Director: G. J. Echternkamp
Script: Matt Yamashita & G. J. Echternkamp
Cast: Manu Bennett, Malcolm McDowell, Marci Miller, Burt Grinstead, Anessa Ramsey, Folake Olowofoyeku, Yancy Butler, Cahrlie Farrell
Running time: 93 minutes
It’s been quite a while since legendary film producer Roger Corman last put his name to a ‘Death Race’ film. Back in 1975, the original Death Race movie saw the likes of David Carradine and Sylvester Stallone racing cross country in an automobile race, set in some sort of dystopian future, that required contestants to run down innocent pedestrians to gain points that are tallied based on each kill’s brutality! And now he’s back with an equally crazy ‘Death Race’ film, namely Death Race 2050.
Driver Frankenstein, played by hunky New Zealander, Manu Bennett (Spartacus, The Shannara Chronicles, Arrow) is reluctantly taking part in the latest instalment of Death Race, an event sponsored by the government to help control over-population. As with the first film, competitors score extra points by killing spectators and pedestrians, and the grislier the person’s demise, the more points they accrue.
His main rival is Jed Perfectus, a genetically developed human who takes on the mantle of being the resident race arsehole for most of the film, and the race also introduces a Death Race first, an AI driver named ABE.
Our introduction into this weird world is through Frankenstein’s co-pilot, Annie Sullivan, who also happens to be a member of the resistance on her own mission to bring down the government by any means necessary.
Death Race 2050 is clearly a low-budget quickie from the Corman stable, but still manages to deliver quite a punch considering its limitations. Some of the visual effects are poor; especially some of the ropey back-projection, but there’s still plenty of in-camera car carnage around to enjoy.
Director Echternkamp also doesn’t take things too seriously, keeping the tone light and campy. He’s clearly relishing the sheer ridiculousness of the whole concept. Having said that, I thought having a TV series that features members of the public being filmed watching TV was a stupid, unbelievable idea, but clearly not!
There’s quite a lot of funny lines throughout the film including one armoured resistance fighter saying to another: ‘This used to be a great country – it used to have book clubs!’ There’s also a nice running joke about alternative place names including New Texacco – formerly New Mexico, and Meatpackinstan – formerly Kansas. To go with the sly humour there are also lots of pop culture references dotted throughout.
One of the drivers is a pop star who has a chart-topping track called ‘Drive drive, Kill kill’ which she tortures communities with from loud hailers as she passes through, while another driver has a wonderful line of banter saying things like: ‘It’s easy, just face the inevitability of a violent death!’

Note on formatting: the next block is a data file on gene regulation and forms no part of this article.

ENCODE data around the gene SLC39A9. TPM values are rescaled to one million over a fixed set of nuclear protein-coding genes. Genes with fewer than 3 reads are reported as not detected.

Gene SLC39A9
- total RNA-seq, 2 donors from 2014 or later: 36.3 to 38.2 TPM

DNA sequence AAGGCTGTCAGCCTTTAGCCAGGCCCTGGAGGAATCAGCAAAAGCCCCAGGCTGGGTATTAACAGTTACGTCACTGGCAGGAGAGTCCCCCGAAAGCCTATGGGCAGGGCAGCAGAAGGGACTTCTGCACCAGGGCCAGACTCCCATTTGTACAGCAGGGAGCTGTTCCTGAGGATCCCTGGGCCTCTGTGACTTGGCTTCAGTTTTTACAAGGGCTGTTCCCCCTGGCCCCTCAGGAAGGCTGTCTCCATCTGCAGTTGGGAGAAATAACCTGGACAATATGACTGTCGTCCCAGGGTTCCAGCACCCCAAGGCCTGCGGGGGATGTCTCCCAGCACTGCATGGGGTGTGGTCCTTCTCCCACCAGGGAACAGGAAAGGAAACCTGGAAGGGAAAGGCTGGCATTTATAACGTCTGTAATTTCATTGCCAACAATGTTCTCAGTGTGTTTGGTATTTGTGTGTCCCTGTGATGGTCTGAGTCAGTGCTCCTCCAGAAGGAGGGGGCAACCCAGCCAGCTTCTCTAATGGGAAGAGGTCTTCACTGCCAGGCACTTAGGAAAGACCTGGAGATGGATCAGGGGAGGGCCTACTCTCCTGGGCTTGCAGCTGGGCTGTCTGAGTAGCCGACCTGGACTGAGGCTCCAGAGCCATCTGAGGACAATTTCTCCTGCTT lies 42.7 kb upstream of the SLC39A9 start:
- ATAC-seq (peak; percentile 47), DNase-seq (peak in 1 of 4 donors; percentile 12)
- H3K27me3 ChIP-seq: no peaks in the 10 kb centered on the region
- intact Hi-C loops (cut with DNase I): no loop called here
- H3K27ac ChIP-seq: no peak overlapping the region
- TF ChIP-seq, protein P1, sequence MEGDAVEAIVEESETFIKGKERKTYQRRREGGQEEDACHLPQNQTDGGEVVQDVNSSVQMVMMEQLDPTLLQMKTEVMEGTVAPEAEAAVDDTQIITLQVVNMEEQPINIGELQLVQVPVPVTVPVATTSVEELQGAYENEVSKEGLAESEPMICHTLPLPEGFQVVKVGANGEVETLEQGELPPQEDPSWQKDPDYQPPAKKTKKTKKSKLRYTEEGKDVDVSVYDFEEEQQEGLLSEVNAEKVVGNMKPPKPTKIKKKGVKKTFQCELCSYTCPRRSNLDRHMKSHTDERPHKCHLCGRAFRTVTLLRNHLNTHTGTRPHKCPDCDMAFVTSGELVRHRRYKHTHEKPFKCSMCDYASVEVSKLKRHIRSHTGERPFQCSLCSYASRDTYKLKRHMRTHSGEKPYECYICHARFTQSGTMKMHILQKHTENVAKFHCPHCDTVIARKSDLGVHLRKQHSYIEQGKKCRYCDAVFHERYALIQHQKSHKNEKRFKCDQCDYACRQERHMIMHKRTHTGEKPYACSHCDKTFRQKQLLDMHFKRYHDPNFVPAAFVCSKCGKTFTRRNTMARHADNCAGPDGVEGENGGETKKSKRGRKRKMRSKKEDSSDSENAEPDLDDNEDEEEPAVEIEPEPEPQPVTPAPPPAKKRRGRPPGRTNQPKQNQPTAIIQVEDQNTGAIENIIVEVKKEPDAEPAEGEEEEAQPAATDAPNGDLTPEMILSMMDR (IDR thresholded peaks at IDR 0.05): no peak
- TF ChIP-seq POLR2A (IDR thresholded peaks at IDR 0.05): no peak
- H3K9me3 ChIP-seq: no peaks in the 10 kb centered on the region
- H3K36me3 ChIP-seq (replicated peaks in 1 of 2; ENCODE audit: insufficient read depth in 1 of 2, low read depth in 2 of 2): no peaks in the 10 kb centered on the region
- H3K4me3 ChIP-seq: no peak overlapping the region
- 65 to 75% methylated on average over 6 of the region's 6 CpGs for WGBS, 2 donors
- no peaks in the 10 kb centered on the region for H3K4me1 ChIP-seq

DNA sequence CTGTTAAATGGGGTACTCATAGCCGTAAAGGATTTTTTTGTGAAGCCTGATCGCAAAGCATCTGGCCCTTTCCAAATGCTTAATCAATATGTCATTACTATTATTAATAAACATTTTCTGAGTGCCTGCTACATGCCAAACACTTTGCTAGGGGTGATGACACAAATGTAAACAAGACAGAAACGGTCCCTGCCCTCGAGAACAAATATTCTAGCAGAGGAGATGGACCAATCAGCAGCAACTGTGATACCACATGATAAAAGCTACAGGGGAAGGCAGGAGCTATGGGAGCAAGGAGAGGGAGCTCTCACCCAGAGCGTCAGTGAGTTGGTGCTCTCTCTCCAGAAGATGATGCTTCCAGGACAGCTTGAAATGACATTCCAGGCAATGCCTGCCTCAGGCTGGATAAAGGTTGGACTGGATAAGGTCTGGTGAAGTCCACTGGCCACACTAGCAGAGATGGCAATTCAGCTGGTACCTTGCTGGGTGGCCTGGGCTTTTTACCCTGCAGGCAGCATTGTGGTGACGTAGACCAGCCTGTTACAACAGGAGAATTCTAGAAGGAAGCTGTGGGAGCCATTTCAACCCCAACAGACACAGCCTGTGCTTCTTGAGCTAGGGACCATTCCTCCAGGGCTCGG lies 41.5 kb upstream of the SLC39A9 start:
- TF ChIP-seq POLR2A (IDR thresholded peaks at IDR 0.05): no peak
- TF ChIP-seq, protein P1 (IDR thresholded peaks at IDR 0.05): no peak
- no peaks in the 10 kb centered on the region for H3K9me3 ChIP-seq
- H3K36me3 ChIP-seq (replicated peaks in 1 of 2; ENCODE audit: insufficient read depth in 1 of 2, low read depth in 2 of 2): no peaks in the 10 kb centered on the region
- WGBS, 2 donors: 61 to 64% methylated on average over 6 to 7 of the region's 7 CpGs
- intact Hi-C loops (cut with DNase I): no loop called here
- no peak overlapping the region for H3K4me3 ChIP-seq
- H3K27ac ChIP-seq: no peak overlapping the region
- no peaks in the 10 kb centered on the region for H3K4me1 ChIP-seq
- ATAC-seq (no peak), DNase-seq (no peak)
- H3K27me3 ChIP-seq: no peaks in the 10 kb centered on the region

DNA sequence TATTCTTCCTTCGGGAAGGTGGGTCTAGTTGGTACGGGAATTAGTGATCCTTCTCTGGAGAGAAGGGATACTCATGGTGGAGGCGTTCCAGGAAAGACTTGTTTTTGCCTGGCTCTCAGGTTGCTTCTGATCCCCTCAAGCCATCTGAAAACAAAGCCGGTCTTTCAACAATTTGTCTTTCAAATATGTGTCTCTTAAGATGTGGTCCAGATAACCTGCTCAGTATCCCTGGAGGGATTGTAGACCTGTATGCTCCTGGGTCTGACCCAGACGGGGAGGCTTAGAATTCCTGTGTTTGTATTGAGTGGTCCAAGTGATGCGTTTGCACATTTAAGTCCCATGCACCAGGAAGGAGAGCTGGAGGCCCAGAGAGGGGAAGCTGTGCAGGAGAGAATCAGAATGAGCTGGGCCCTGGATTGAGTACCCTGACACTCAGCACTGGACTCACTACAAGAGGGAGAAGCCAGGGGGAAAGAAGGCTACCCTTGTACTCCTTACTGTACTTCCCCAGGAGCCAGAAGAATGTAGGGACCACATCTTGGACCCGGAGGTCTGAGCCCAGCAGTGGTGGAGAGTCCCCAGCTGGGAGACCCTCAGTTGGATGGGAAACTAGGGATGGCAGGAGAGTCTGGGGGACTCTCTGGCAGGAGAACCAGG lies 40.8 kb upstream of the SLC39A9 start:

And to accompany the on-screen antics of the game cast there’s a very punky soundtrack, which kind of works given the anarchy to be seen throughout the film’s short (by today’s standards) running time.
Malcolm – what the f**k am I wearing in this – McDowell is somewhat wasted in his role as the main corrupt government official, but the rest of the key players get to have a fair amount of fun, and do their best with the rather haphazard script. However, overall the film delivers on its name and is thoroughly enjoyable hokum, if you’re in the right mood for it.
Universal Pictures are distributing Roger Corman’s Death Race 2050 on DVD and Blu-ray. The package includes a small range of special features including:
Making of documentary (10 mins) – More a whirlwind tour of behind the scenes stuff than a proper making of, this short and snappy documentary is still worth checking out. We find out that the director had worked with Roger Corman before several years ago and that the film’s vibe is aimed at a cross between Mad Max meets The Rocky Horror Picture Show.
The look of 2050 (6.5 mins) – We learn that the film was shot in South America, in Lemur, Peru. The production designer was focused mostly on the costumes rather than on the locations, and was going for a comic book look.
Cars, cars, cars (4.5 mins) – Maru and others provide a quick tour of their souped-up cars used in the film.
Deleted scenes (5.5 mins) – Several scenes were dropped from the finished film including one involving a voodoo entrail divining scene.